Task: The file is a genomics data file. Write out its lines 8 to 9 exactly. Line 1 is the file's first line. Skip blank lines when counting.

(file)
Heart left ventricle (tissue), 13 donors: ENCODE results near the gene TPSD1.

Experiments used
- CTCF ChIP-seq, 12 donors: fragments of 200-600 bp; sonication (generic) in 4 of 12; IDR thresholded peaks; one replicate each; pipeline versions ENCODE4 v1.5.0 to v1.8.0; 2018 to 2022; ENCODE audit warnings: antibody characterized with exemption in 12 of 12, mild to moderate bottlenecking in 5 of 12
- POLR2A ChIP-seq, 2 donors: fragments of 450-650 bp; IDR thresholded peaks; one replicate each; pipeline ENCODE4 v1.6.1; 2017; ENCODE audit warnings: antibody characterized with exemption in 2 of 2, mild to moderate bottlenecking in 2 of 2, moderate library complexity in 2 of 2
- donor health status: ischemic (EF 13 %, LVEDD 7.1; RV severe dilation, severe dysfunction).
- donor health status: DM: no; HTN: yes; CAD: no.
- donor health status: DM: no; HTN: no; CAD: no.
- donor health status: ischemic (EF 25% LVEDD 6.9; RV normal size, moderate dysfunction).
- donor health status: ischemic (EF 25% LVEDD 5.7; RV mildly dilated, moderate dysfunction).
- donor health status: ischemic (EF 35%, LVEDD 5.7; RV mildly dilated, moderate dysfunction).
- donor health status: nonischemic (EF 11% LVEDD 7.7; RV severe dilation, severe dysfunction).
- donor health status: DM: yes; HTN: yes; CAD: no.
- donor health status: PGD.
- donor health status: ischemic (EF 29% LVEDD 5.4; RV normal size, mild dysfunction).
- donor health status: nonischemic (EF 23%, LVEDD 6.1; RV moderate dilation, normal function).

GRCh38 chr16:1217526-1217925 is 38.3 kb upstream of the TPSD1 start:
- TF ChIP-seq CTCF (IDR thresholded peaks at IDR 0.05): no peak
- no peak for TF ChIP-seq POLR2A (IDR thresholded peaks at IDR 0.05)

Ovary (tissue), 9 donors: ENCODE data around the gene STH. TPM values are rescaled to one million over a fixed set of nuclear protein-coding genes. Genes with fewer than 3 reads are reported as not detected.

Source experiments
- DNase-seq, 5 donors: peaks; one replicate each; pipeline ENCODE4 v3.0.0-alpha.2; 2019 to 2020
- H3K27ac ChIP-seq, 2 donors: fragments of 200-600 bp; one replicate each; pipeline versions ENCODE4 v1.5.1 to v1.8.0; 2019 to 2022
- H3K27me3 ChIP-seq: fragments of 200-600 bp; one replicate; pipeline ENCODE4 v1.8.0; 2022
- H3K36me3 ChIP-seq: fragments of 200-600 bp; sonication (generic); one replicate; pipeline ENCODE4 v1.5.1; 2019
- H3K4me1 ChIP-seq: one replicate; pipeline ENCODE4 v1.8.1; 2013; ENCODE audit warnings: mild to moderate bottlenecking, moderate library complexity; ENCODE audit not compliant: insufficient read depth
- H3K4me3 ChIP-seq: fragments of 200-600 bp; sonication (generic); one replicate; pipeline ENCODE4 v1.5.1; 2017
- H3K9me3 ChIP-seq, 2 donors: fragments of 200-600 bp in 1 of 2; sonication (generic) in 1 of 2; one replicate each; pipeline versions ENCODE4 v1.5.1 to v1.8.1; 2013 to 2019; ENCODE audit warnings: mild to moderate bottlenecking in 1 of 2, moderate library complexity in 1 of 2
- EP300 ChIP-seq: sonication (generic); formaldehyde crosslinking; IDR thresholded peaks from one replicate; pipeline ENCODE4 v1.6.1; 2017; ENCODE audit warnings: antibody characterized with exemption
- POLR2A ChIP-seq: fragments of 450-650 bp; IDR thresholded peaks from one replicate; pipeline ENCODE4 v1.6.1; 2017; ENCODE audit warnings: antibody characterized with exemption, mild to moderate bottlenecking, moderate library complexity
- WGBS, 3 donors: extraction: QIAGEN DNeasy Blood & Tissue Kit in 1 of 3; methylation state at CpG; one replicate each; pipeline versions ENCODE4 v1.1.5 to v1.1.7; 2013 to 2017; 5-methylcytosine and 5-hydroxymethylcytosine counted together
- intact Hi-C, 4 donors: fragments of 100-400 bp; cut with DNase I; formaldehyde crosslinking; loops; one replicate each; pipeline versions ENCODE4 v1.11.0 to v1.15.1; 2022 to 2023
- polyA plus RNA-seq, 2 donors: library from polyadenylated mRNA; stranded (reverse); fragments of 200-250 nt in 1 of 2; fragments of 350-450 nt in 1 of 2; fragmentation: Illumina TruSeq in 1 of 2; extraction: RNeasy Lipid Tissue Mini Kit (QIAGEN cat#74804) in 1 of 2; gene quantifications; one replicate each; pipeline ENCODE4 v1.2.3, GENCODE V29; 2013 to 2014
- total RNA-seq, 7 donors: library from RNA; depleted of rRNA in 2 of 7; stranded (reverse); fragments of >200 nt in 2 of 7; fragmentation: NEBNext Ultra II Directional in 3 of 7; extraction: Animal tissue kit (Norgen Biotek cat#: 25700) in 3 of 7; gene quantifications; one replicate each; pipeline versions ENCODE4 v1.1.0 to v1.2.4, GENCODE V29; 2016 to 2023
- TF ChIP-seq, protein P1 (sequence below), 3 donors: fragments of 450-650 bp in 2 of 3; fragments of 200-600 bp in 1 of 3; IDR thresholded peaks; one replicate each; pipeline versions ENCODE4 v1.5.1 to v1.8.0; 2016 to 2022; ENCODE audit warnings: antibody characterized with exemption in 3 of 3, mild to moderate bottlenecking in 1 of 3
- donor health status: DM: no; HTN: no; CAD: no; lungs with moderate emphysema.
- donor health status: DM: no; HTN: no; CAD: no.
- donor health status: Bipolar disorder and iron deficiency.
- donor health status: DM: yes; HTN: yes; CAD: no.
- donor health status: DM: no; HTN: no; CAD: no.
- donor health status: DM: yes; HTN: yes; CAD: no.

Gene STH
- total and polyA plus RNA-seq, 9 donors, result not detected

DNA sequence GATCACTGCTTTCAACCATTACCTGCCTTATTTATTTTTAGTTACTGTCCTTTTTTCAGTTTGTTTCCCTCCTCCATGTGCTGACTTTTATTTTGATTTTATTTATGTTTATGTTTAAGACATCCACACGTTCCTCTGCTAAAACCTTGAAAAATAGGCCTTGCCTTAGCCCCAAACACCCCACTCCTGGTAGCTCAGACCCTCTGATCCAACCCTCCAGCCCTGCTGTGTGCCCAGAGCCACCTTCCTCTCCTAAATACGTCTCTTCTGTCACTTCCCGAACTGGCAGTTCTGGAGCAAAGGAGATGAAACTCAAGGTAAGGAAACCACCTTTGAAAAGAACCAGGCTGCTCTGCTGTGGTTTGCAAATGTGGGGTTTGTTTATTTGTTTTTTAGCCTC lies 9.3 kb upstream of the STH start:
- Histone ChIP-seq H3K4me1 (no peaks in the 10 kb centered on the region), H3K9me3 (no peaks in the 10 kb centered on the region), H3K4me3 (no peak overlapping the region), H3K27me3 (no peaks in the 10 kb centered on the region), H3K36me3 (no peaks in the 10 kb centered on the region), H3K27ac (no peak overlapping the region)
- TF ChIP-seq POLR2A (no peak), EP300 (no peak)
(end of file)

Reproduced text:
- donor health status: ischemic (EF 25% LVEDD 6.9; RV normal size, moderate dysfunction).
- donor health status: ischemic (EF 25% LVEDD 5.7; RV mildly dilated, moderate dysfunction).